sentences such as if youd like to be a police
    officer, you need to have clear skin
  • Shirley seeing eye dog out of the blue
  • Les what a hoon!
  • Sophia tapu Karen whare ka
  • Andy one shot of Black coffee plus half trim
    milk plus half full blend milk

26
Negotiating lexical awareness occurs via
cultural socialisation
  • John I am worthless at chess
  • You mean useless
  • John During my community placement I found
    myself in situations where I couldnt find the
    words and expressions I was looking for, but I
    managed to explain what I meant anyway. To talk
    around words you dont have in your vocabulary is
    a very effective method

27
Reflecting enables cognitive contrasting
  • Finding 50 learners acquire learning about Kiwi
    ways by reflecting on contrast with their culture
  • Les In China, if someone saw you go to ask
    for a food parcel, you will be looked down upon
    by others
  • Harry Here, the culture is totally different.
    The company never deducts staffs payments, and
    the management didnt even punish any staff when
    their mistakes had caused hundreds of thousands
    of dollars lost
  • Mohammad A Christian woman was leading the
    prayer whereas this kind of leading prayer by
    women is forbidden in Islam. We Muslims believe
    that our lord Allah will punish us or curse us
    if women leading the prayer to men

28
Conclusions
  • Community placement
  • creates me a good opportunity to integrate with
    other culture (to) minimize the
    misunderstanding between cultures and religions
    (Mohammad)
  • is this unforgettable life experience (Dana)
  • really is an extension of our in-class learning
    (Radha)
  • Allows realisation that understanding a culture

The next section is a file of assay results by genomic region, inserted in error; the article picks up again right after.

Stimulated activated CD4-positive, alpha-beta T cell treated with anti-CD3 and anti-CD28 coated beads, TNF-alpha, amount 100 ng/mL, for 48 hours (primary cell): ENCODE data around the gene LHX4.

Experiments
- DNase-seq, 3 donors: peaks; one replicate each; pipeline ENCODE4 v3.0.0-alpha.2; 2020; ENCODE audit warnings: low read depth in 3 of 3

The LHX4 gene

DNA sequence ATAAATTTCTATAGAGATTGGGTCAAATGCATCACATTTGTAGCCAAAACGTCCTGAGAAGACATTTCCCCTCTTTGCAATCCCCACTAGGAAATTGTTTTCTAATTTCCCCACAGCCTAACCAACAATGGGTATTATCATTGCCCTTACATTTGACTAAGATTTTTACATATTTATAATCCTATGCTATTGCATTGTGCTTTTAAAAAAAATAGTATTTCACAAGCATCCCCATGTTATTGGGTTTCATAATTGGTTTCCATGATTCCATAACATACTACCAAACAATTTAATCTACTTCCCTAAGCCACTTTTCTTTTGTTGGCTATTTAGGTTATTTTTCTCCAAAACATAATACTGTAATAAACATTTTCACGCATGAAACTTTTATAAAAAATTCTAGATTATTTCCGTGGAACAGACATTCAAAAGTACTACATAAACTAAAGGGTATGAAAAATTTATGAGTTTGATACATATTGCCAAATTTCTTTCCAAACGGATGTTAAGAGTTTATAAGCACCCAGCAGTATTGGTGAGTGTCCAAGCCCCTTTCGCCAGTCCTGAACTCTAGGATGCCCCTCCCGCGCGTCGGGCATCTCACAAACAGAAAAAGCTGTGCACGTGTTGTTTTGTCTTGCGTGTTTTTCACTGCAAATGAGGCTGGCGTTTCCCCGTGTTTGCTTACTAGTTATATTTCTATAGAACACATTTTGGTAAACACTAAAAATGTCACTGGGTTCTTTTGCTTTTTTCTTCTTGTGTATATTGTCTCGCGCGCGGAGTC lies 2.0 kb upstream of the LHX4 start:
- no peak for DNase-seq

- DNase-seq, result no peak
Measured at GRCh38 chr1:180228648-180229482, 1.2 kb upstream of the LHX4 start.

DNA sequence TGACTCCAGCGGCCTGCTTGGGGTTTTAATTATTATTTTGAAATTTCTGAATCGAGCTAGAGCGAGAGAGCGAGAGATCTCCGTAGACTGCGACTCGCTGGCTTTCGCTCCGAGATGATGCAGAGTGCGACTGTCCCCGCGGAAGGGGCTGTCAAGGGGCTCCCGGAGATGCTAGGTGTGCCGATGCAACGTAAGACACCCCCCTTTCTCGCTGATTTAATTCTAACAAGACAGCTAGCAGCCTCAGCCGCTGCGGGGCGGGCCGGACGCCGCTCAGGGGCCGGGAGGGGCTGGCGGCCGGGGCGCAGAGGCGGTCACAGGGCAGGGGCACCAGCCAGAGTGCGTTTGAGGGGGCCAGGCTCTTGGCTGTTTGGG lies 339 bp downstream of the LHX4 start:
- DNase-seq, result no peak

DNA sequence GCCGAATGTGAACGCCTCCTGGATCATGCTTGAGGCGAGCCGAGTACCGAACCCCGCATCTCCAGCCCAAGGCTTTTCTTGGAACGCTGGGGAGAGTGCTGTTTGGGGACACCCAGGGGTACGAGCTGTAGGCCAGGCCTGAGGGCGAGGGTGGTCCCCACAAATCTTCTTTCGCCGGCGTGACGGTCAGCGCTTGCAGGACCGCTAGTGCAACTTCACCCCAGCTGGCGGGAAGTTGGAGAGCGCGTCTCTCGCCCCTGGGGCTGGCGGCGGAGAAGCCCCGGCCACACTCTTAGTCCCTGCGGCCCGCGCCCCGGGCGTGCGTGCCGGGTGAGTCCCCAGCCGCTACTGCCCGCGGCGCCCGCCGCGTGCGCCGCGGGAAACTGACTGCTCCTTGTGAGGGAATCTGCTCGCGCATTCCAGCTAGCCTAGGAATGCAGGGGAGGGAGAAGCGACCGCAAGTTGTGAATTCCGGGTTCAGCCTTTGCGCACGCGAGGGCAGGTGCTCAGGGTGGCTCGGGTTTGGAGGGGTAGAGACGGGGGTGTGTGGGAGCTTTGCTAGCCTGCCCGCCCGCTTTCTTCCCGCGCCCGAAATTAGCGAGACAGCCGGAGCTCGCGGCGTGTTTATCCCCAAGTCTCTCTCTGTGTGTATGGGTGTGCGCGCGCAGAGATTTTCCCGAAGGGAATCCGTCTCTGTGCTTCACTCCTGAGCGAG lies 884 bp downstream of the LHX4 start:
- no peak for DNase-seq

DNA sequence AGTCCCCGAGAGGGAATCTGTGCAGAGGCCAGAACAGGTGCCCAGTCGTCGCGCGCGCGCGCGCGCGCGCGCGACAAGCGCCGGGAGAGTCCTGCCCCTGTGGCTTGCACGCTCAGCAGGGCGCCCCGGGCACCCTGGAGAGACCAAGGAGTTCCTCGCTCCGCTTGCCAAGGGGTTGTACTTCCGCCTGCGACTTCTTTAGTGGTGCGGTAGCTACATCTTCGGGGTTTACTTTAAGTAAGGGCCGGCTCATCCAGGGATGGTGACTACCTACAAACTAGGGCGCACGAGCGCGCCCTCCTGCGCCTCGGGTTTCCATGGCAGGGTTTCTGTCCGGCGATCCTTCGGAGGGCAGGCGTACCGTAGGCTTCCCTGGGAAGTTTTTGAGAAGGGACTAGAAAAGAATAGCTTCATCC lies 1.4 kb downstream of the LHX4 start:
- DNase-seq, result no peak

could help me to integrate into a society easily
    (Ivor)

29
Conclusions
  • The situated learning occurring during community
    placements can be explained by theories around
    communities of practice and imagined community.
  • The greater the investment, the greater the
    payoff.
  • A successful instance of language socialisation
    stimulates learners to seek out future
    opportunities.
  • Learners construct knowledge about the target
    culture and incidental world-knowledge through
    such key interconnected methods as observation
    and reflection, application and usage and
    realisation due to surprise.

30
Conclusions and Implications
  • Reflecting on what was observed consolidates
    empirical data into knowledge.
  • Applying strategies and language from the
    classroom and other contexts helps learners
    construct images of themselves as communicators
    participants.
  • To provide a context for language socialisation
    to occur is to offer the learner a linguistic
    marketplace of both high investment and,
    potentially, high returns.

31
Many thanks for your attention
  • Dr. Martin Andrew
  • Swinburne University MELBOURNE
  • mbandrew_at_swin.edu.au